US authorities have reported the rise of a new breed of "pharma cartels" in Mexico, which sell illicitly obtained prescription drugs to buyers in the United States, and pay fees to traditional drug trafficking groups.
According to an October 4 press release from the US Attorney's Office in southern California, Mexican drug trafficking organizations are moving into the lucrative black market for prescription drugs in the US.
These organizations, many of which are based over the border from California in Tijuana, use the Internet to sell painkillers such as OxyContin and Vicodin to clients in the United States, often making hundreds of thousands of dollars a month in profits.
US Attorney Laura E. Duffy told NBC San Diego that in addition to diverting drugs from hospitals and pharmacies, some pharma-cartels create their own versions of painkillers in makeshift laboratories.
Traditional cartels have begun charging these new groups money in exchange for allowing them to operate.
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While Mexico's traditional drug cartels have so far focused on taxing existing pharma-cartels rather than entering the market themselves, the shifting nature of the US drug market suggests that this could change as the market for prescription pills grows.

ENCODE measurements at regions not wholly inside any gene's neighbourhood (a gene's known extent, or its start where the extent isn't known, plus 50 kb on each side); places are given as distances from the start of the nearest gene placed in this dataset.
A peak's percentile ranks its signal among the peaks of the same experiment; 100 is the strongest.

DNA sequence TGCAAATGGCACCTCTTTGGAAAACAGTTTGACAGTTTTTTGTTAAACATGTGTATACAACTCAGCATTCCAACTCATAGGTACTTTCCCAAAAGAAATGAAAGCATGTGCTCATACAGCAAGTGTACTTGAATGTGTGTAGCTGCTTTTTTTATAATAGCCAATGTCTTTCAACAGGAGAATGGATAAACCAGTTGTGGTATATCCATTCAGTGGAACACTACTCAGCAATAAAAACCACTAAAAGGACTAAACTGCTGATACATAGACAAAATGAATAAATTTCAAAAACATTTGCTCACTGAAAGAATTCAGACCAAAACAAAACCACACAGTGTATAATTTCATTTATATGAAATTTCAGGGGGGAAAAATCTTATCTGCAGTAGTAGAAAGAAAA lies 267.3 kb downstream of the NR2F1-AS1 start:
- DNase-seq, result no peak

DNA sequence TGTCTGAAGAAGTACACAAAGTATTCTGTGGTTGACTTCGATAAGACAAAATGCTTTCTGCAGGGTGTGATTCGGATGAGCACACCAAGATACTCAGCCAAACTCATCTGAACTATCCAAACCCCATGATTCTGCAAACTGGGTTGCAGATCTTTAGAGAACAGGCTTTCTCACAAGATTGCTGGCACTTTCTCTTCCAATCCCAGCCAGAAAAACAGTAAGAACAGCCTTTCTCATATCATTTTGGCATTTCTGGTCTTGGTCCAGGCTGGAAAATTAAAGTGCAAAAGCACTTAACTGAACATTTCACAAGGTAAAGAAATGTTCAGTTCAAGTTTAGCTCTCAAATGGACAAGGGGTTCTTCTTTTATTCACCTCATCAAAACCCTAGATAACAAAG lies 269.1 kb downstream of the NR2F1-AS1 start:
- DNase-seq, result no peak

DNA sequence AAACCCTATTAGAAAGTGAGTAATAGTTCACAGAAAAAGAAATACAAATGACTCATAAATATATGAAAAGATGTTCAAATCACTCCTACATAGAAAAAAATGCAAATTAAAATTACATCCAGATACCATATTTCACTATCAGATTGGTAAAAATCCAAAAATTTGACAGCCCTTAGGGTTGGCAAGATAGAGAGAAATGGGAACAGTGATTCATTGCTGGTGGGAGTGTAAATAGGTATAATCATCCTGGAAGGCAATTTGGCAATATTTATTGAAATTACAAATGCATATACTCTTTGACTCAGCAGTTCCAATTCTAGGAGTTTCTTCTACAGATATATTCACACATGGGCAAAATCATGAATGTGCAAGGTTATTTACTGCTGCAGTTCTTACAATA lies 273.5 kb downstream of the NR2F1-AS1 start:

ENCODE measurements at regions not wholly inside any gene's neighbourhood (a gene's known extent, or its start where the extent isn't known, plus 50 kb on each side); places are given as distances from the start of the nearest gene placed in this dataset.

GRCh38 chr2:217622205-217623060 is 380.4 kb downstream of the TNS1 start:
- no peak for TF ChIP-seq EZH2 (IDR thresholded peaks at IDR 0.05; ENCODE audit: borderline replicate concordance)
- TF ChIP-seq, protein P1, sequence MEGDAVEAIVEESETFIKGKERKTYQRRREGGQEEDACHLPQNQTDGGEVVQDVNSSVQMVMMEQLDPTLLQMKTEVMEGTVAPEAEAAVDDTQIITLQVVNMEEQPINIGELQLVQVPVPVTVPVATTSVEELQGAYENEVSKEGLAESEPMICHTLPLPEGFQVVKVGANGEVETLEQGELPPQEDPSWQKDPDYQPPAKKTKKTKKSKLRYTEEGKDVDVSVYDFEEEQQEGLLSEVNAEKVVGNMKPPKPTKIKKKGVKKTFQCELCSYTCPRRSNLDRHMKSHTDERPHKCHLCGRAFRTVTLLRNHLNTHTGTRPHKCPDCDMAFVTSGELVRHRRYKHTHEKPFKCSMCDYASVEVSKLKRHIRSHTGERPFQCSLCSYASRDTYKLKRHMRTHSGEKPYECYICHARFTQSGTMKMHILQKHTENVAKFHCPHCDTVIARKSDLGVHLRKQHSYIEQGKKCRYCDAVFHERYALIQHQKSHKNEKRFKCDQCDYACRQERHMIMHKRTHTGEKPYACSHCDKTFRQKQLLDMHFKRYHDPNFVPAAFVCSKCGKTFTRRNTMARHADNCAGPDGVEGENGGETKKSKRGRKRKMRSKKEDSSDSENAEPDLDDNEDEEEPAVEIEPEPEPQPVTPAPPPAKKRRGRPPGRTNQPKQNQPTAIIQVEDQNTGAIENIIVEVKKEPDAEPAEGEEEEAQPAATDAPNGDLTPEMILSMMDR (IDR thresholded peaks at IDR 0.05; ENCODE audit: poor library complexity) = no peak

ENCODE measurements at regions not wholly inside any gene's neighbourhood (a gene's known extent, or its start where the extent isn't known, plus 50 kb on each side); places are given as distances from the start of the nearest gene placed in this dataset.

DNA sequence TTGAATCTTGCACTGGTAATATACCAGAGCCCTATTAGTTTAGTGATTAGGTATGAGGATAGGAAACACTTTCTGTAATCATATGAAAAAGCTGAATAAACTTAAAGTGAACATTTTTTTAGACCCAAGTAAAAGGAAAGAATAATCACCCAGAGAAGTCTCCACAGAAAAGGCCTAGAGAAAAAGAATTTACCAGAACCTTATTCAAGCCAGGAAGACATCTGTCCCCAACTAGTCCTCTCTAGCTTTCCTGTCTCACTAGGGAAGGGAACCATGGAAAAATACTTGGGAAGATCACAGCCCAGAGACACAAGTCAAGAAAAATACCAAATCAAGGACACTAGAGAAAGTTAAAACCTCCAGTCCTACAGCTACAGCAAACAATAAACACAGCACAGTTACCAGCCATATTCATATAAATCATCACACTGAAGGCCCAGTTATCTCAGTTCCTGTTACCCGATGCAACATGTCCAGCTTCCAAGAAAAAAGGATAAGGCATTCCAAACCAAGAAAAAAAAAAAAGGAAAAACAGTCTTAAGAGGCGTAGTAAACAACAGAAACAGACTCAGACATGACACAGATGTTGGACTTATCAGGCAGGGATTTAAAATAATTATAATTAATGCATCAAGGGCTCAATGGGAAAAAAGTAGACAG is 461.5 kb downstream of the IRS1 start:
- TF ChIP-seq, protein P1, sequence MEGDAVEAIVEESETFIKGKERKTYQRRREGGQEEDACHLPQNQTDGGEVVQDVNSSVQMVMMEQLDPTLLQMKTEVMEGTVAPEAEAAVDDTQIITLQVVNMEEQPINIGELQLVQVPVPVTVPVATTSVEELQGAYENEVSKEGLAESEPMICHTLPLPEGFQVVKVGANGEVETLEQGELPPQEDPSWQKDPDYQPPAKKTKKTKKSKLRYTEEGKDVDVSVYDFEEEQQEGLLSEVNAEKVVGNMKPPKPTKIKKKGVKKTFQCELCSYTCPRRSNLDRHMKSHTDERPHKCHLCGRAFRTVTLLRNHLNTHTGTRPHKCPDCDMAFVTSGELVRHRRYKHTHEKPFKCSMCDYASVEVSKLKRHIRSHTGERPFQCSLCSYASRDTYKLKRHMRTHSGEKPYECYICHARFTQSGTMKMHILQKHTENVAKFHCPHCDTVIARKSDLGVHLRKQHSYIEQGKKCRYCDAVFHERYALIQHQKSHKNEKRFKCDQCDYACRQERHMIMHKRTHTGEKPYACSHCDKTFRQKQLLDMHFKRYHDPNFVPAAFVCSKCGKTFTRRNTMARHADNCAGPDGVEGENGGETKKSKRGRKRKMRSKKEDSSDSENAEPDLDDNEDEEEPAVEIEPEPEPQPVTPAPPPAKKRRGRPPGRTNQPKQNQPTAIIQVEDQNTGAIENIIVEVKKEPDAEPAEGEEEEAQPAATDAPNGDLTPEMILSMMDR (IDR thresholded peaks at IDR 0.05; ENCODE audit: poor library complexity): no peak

The most recent US National Survey on Drugs, released in September 2012, reported that 6.1 million US citizens, or 2.4 percent of the population aged 12 or older, used prescription pills non-medically in 2011. While this is a slight decrease from the previous year, these numbers indicate that prescription pill abuse is now the second most prevalent form of illicit drug use in the United States after marijuana.
As prescription drug abuse has become more common, cocaine use in the United States has fallen from 2.4 million users in 2006 to 1.4 million users in 2012. While the user populations are probably different (cocaine users are unlikely to be switching over to painkillers), this shift does have serious implications for Mexican cartels, who depend on cocaine profits as their top source of income. As cocaine use drops, and as US authorities try to tamp down on prescription drug abuse by strengthening enforcement at clinics and pharmacies, traditional drug cartels may try to muscle in on the market further.